A few months ago, as I was starting my travel blog journey, I decided to do what I always do when beginning anything: research. Chalk it up to my slightly competitive and nerdy nature, but I like to know the landscape of something before I enter it.
So, the first thing I did was Google "best travel blogs." I wanted to see what people considered "the best" and analyze what was so appealing about these particular sites (nerd alert! And I'm owning it). After a few variations of these search terms, something became very clear to me: many of the sites featured on these generic "best travel blogs of [insert year]" lists were racially homogenous — as in the bloggers were predominantly white. I honestly could not recall if I had come across a travel blogger of color, and if I had, they were few and far between.
It seemed like the mainstream world of travel blogging — similar to the mainstream travel industry — lacked the presence of people who looked like me.
Where is the diversity? I wondered. As a curator for Travel Noire and a consumer of numerous travel blogs, I knew that bloggers of color existed, but it seemed like the mainstream world of travel blogging — similar to the mainstream travel industry — lacked the presence of people who looked like me.
Fortunately, it appears as though the tide is changing, at least a little bit. In the last year and a half, I have seen an explosion of articles focusing on travelers of color and how much revenue and influence they bring to the industry. Many companies and brands are now seeing the value of engaging with this underrepresented group, just as many on the industry side are also starting to take notice and recognize there is work to be done.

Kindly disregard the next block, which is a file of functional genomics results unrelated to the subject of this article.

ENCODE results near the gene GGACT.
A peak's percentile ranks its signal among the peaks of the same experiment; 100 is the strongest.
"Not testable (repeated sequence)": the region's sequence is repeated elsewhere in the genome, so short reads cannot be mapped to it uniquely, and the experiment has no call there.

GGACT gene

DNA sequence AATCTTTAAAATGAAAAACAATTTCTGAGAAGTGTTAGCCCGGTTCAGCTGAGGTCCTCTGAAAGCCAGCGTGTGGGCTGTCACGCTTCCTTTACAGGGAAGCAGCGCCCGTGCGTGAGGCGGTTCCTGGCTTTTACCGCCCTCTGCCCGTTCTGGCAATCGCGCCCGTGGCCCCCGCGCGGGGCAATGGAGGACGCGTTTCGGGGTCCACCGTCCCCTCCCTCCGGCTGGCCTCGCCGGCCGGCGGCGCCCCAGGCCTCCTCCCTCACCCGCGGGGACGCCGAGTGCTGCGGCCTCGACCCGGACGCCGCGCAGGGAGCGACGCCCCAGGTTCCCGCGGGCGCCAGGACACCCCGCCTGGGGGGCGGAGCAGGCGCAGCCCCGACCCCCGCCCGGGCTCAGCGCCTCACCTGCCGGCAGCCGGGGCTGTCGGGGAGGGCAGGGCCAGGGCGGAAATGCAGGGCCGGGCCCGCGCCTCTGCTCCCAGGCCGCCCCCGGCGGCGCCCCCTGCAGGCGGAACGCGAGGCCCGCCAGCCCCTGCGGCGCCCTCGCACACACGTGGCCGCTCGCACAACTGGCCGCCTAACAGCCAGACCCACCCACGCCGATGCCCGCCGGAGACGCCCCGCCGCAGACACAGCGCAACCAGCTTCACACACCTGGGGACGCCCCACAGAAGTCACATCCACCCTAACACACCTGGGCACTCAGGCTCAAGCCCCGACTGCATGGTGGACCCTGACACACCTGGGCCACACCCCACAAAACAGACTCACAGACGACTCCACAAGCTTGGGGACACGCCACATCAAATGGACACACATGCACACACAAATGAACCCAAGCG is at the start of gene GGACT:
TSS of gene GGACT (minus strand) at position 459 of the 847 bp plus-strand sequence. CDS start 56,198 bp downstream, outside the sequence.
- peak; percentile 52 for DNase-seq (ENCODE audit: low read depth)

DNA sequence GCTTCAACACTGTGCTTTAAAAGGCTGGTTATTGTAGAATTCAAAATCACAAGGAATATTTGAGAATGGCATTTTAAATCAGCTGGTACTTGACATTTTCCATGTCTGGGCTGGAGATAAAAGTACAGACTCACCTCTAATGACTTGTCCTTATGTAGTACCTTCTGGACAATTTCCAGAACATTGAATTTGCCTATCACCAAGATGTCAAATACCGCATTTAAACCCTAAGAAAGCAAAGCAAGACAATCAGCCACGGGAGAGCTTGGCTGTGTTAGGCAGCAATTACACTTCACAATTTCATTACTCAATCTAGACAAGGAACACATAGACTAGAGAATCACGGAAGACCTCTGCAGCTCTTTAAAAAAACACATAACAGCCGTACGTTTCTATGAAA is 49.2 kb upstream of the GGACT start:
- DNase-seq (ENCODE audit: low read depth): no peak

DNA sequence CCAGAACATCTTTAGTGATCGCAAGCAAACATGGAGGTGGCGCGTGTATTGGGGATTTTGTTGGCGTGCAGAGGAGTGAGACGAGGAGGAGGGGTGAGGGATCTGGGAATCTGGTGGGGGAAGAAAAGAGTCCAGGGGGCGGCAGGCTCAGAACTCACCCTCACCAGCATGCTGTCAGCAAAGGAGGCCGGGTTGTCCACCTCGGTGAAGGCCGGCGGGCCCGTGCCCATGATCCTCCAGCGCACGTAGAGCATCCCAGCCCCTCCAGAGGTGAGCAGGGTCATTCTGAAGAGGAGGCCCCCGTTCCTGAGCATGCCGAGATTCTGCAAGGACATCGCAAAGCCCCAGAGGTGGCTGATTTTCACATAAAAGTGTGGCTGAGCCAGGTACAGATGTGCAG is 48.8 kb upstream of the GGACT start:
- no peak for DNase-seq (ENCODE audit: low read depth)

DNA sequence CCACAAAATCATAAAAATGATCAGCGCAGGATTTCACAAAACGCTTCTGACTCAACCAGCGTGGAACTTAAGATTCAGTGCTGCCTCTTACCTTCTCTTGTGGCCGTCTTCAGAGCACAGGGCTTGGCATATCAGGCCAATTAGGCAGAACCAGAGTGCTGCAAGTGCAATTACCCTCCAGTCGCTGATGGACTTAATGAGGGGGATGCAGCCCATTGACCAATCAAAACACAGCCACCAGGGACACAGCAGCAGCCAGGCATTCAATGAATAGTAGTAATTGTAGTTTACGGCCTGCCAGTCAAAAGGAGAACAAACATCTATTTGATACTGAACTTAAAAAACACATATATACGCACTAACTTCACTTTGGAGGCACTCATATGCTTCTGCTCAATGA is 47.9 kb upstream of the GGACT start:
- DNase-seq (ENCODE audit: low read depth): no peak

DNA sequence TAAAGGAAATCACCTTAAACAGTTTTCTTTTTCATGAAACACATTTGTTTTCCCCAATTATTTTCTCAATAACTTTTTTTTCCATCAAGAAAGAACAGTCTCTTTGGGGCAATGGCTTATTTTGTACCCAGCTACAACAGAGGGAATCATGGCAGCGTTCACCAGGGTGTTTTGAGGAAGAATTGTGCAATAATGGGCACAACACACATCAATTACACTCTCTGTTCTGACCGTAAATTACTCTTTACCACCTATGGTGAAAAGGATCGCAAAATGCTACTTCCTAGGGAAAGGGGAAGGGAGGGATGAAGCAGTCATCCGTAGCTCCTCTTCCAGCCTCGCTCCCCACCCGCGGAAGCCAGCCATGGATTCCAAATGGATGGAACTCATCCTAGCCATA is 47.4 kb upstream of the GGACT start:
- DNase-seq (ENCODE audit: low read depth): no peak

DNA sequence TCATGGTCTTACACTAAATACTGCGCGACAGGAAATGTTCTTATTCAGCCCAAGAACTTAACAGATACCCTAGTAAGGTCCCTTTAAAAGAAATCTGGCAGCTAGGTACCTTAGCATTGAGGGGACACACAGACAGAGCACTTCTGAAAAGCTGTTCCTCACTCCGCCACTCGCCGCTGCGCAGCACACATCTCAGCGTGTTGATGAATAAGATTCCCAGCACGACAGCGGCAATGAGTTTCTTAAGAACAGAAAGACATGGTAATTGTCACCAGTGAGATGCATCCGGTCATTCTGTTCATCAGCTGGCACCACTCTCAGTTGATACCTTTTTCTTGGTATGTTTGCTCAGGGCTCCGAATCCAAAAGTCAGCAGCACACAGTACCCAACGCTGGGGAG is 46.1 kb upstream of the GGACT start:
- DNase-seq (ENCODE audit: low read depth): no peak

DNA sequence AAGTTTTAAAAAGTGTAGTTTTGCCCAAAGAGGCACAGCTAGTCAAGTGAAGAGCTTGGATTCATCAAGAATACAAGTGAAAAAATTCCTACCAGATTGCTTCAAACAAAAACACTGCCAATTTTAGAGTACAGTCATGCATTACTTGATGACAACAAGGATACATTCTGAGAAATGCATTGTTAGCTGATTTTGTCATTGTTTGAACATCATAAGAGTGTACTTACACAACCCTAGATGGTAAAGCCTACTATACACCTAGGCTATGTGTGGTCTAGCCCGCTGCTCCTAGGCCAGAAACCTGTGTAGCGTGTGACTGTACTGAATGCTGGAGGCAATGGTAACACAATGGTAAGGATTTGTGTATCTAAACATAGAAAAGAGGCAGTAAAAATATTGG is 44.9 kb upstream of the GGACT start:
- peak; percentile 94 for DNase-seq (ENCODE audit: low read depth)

At the recent New York Travel Festival, an annual conference that takes place in New York City, the issue of diversity in travel was tackled through the Travel Unity Summit, a series of discussions focused on how to get underrepresented people more integrated into the travel community. During a session entitled "50 Shades of Black: Understanding Diversity's Impact on the Future of Travel," the founders of Travel Noire and Nomadness Travel Tribe, as well as the editor-in-chief of Uptown magazine, delved into how the image of the traveler is changing.
Travelers of color are starting to own their narratives and show the world that they love to travel.
Yes, you still have the young Caucasian backpacker ready to take on the world, but you also have the young Asian backpacker, African-American backpacker, Latino backpacker and many other variations of what was once a single image. Travelers of color are starting to own their narratives and show the world that they love to travel — as a group, a family, a couple and on their own. And within this group, travelers of color are also showing that they are not a homogeneous population to be addressed as a singular entity. Rather, there are many definitions of what a traveler is and what a traveler looks like, even within this underrepresented demographic.
From a personal standpoint, as someone who has long been obsessed with travel and now runs a travel blog, it's been a heartening experience to see molds being broken and stereotypes being dispelled. There are many, many people of color who are extremely passionate about travel and seeing the world, and increasingly, others are realizing that we exist.
At our core — whether we are white, black, yellow, brown or anything in between — we have at least one thing in common: an insatiable, never-ending desire to see the world.
The travel industry still has a ways to go before we can say, "job well done," but we are on the right path. At the end of the day, what I often take away from these discussions of diversity in travel is that at our core — whether we are white, black, yellow, brown or anything in between — we have at least one thing in common: an insatiable, never-ending desire to see the world.